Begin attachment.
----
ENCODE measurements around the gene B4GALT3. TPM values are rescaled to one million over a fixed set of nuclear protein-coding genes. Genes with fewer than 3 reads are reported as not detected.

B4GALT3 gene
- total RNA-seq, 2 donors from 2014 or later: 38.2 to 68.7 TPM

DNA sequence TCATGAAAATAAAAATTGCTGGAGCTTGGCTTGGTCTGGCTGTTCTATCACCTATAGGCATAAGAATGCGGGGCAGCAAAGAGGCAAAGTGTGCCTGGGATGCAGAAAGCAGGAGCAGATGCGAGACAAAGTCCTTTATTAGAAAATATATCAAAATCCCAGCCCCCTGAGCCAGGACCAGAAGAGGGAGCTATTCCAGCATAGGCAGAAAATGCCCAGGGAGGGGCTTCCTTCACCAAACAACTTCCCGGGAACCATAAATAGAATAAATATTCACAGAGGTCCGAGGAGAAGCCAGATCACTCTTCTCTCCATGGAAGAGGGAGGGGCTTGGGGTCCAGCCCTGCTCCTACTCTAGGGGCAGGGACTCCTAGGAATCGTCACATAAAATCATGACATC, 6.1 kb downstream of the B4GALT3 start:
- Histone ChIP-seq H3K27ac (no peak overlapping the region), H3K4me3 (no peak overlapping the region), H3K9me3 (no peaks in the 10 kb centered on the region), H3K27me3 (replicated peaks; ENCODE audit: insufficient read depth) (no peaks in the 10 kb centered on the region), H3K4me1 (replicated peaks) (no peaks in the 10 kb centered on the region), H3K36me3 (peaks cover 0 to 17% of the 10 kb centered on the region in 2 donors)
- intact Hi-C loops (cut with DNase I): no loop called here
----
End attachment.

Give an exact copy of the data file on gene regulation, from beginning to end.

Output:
ENCODE measurements around the gene B4GALT3. TPM values are rescaled to one million over a fixed set of nuclear protein-coding genes. Genes with fewer than 3 reads are reported as not detected.

B4GALT3 gene
- total RNA-seq, 2 donors from 2014 or later: 38.2 to 68.7 TPM

DNA sequence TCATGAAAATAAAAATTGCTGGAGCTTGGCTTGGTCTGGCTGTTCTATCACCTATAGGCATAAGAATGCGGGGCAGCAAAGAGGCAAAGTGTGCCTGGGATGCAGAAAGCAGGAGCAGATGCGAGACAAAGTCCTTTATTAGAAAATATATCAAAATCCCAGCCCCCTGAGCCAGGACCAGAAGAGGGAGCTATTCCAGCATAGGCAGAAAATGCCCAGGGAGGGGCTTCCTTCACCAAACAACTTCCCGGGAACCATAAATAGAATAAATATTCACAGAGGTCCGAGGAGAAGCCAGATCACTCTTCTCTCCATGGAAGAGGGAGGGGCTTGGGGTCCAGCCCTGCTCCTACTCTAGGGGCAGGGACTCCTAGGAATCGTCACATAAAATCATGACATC, 6.1 kb downstream of the B4GALT3 start:
- Histone ChIP-seq H3K27ac (no peak overlapping the region), H3K4me3 (no peak overlapping the region), H3K9me3 (no peaks in the 10 kb centered on the region), H3K27me3 (replicated peaks; ENCODE audit: insufficient read depth) (no peaks in the 10 kb centered on the region), H3K4me1 (replicated peaks) (no peaks in the 10 kb centered on the region), H3K36me3 (peaks cover 0 to 17% of the 10 kb centered on the region in 2 donors)
- intact Hi-C loops (cut with DNase I): no loop called here